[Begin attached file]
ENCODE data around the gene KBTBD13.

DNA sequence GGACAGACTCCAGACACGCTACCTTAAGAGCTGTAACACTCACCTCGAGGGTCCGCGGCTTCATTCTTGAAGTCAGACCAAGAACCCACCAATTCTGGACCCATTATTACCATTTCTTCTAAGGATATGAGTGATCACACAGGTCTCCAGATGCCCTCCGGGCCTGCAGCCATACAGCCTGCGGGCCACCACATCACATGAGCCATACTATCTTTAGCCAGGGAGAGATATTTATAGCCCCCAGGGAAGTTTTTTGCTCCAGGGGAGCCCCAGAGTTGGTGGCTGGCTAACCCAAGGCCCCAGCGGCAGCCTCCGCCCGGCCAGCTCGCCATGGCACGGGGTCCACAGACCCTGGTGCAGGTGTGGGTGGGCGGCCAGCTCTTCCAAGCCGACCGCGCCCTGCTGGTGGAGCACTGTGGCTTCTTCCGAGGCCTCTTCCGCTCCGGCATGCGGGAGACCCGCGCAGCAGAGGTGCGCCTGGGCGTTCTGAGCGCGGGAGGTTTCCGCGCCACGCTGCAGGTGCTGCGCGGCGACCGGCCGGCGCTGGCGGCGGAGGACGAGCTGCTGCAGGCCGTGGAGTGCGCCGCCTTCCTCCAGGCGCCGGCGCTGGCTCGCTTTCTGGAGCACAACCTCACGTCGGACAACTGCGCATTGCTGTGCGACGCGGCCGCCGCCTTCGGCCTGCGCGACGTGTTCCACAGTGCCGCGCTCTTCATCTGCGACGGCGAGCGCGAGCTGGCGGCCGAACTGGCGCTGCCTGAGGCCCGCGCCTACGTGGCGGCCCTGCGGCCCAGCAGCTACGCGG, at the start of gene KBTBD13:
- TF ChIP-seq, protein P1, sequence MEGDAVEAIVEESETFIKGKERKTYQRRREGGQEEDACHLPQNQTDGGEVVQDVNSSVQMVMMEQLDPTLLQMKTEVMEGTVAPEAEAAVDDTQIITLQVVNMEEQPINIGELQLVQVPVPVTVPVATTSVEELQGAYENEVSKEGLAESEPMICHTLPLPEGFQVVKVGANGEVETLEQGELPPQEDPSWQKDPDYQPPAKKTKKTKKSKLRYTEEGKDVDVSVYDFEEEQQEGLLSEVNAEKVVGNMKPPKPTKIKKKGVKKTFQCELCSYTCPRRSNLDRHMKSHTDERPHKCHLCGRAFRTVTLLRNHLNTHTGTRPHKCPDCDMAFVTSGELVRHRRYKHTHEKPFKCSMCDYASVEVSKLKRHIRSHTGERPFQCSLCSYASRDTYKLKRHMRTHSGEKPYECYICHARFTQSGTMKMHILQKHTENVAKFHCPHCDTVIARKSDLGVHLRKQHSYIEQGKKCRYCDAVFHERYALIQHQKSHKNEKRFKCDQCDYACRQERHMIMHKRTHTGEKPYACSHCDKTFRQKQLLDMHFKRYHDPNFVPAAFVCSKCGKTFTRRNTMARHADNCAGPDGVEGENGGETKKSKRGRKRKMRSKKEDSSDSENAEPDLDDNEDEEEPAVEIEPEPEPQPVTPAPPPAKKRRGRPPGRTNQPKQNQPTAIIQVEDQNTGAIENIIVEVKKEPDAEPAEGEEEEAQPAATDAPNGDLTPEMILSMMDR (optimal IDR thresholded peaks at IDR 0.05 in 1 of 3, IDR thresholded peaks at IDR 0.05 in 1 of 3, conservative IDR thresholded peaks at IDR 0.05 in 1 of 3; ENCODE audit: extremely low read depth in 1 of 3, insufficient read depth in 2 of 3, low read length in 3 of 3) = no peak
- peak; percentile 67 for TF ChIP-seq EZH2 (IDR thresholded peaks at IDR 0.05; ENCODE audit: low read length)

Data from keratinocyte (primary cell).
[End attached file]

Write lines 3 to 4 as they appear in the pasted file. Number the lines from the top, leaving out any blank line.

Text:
- TF ChIP-seq, protein P1, sequence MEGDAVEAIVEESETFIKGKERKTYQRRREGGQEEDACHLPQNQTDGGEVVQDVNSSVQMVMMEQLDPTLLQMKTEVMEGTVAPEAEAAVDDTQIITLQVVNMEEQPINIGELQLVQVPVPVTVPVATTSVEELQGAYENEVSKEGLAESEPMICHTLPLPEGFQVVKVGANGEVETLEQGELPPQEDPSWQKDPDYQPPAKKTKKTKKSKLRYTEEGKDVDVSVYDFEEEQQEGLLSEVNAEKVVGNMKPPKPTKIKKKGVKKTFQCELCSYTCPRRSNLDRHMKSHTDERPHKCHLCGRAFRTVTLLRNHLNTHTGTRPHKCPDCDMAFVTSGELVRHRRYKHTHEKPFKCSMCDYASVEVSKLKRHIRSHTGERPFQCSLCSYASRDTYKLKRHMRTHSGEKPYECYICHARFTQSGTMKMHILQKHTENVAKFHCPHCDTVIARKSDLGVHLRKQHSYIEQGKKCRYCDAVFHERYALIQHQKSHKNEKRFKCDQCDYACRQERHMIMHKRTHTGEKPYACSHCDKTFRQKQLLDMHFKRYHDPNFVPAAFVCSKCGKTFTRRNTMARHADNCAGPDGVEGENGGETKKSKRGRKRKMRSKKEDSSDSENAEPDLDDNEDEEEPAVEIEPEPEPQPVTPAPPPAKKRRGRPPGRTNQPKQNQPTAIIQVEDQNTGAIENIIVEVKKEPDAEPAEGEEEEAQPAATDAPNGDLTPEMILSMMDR (optimal IDR thresholded peaks at IDR 0.05 in 1 of 3, IDR thresholded peaks at IDR 0.05 in 1 of 3, conservative IDR thresholded peaks at IDR 0.05 in 1 of 3; ENCODE audit: extremely low read depth in 1 of 3, insufficient read depth in 2 of 3, low read length in 3 of 3) = no peak
- peak; percentile 67 for TF ChIP-seq EZH2 (IDR thresholded peaks at IDR 0.05; ENCODE audit: low read length)